Polished, taut writing we want more of.



Spare and edgy fiction by Southern Californian Glatt (A Girl Becomes a Comma Like That, 2004) finds grim humor in soured relationships and bad choices.

Glatt has a sharp eye for catching the incongruous detail that nicely derails her characters’ tidy sense of themselves, such as the gold nose ring worn by the bullying older student in the story “Eggs,” a student who ultimately prods her professor, narrator Lilly Lyle, to push her out of her chair. Lilly exhorts the insulting student to “behave,” all the while denying her own guilt in enjoying phone sex with a married man she met at an academic convention in Arizona. In “The Study of Lightning Injury,” a husband named Mack undergoes a kind of religious conversion after being hit by lightning on a fishing trip with a friend who’d admitted, shortly before the strike, trying to make the moves on Mack’s wife. Mack won’t touch his wife after the accident/revelation, insisting that he is “rewired.” Ultimately, the story grows into a maddening attempt to sort a rational perspective. Similarly, in “Soup,” a widow learns chillingly how unrecognizable her 17-year-old son has become—running with the same group of bullies he was once tormented by. The first story, “Dirty Hannah Gets Hit by a Car,” sets the creepy atmosphere of Southern California, a land “without sidewalks, with lawns and flowerbeds that go right down to the curb,” a seemingly innocuous detail except that Hannah, a schoolgirl whose parents fight ferociously, has to walk to school alone at her own peril. In well-developed tales like “Animals” (the zoologist narrator contends with saving his zoo animals in a heat wave while balancing trust for his untrustworthy wife) and “Ludlow” (a couple of young newlyweds full of self-doubt and good intentions visit the in-laws before the wife’s pregnancy starts showing), Glatt clearly harbors tenderness for the underdog.

Polished, taut writing we want more of.

Pub Date: June 1, 2005

ISBN: 0-7432-7052-5

Page Count: 224

Publisher: Simon & Schuster

Review Posted Online: May 20, 2010

Kirkus Reviews Issue: April 1, 2005

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It's being called a novel, but it is more a hybrid: short-stories/essays/confessions about the Vietnam War—the subject that O'Brien reasonably comes back to with every book. Some of these stories/memoirs are very good in their starkness and factualness: the title piece, about what a foot soldier actually has on him (weights included) at any given time, lends a palpability that makes the emotional freight (fear, horror, guilt) correspond superbly. Maybe the most moving piece here is "On The Rainy River," about a draftee's ambivalence about going, and how he decided to go: "I would go to war—I would kill and maybe die—because I was embarrassed not to." But so much else is so structurally coy that real effects are muted and disadvantaged: O'Brien is writing a book more about earnestness than about war, and the peekaboos of this isn't really me but of course it truly is serve no true purpose. They make this an annoyingly arty book, hiding more than not behind Hemingwayesque time-signatures and puerile repetitions about war (and memory and everything else, for that matter) being hell and heaven both. A disappointment.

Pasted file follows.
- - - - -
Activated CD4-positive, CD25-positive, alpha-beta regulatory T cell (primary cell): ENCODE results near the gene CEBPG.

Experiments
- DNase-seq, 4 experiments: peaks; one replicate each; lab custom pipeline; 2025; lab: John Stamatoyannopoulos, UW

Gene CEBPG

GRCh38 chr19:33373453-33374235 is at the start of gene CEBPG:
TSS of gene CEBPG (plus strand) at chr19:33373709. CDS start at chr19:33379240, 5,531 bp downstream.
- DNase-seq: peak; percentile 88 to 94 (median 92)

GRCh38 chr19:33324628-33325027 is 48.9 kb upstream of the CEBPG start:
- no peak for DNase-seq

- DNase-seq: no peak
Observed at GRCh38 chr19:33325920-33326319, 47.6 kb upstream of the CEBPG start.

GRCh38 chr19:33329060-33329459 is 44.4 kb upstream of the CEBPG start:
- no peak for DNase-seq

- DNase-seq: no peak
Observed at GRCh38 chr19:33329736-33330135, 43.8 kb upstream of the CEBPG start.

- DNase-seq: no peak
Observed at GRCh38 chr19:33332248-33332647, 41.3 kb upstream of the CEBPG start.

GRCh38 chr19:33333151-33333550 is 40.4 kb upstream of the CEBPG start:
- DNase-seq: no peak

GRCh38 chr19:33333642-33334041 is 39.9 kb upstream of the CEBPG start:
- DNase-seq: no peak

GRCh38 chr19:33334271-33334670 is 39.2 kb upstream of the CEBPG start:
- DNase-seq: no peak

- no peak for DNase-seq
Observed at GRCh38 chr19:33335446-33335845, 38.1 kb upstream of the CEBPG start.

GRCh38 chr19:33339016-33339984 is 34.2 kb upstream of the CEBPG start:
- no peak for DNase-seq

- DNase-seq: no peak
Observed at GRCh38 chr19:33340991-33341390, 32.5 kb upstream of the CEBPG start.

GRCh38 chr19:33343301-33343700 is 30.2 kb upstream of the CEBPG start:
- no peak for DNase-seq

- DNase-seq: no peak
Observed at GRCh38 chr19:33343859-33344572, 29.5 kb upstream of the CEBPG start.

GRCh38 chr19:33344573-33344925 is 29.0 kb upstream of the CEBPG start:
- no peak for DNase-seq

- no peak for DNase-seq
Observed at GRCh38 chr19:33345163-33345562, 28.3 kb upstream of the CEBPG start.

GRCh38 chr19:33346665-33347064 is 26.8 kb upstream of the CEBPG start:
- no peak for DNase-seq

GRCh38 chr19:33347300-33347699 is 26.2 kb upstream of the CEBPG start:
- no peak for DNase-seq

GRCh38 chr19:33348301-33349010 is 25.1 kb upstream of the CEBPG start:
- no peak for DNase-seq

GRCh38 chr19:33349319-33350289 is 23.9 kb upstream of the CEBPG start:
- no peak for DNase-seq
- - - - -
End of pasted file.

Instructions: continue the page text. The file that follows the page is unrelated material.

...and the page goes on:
Pub Date: March 28, 1990

ISBN: 0618706410

Page Count: 256

Publisher: Houghton Mifflin

Review Posted Online: Oct. 2, 2011

Kirkus Reviews Issue: Feb. 15, 1990

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Old-fashioned short fiction: honest, probing and moving.


One of America’s great novelists (Lost Memory of Skin, 2011, etc.) also writes excellent stories, as his sixth collection reminds readers.

Don’t expect atmospheric mood poems or avant-garde stylistic games in these dozen tales. Banks is a traditionalist, interested in narrative and character development; his simple, flexible prose doesn’t call attention to itself as it serves those aims. The intricate, not necessarily permanent bonds of family are a central concern. The bleak, stoic “Former Marine” depicts an aging father driven to extremes because he’s too proud to admit to his adult sons that he can no longer take care of himself. In the heartbreaking title story, the death of a beloved dog signals the final rupture in a family already rent by divorce. Fraught marriages in all their variety are unsparingly scrutinized in “Christmas Party,” Big Dog” and “The Outer Banks." But as the collection moves along, interactions with strangers begin to occupy center stage. The protagonist of “The Invisible Parrot” transcends the anxieties of his hard-pressed life through an impromptu act of generosity to a junkie. A man waiting in an airport bar is the uneasy recipient of confidences about “Searching for Veronica” from a woman whose truthfulness and motives he begins to suspect, until he flees since “the only safe response is to quarantine yourself.” Lurking menace that erupts into violence features in many Banks novels, and here, it provides jarring climaxes to two otherwise solid stories, “Blue” and “The Green Door.” Yet Banks quietly conveys compassion for even the darkest of his characters. Many of them (like their author) are older, at a point in life where options narrow and the future is uncomfortably close at hand—which is why widowed Isabel’s fearless shucking of her confining past is so exhilarating in “SnowBirds,” albeit counterbalanced by her friend Jane’s bleak acceptance of her own limited prospects.

Old-fashioned short fiction: honest, probing and moving.

Pub Date: Nov. 12, 2013

ISBN: 978-0-06-185765-2

Page Count: 304

Publisher: Ecco/HarperCollins

Review Posted Online: Sept. 1, 2013

Kirkus Reviews Issue: Sept. 15, 2013

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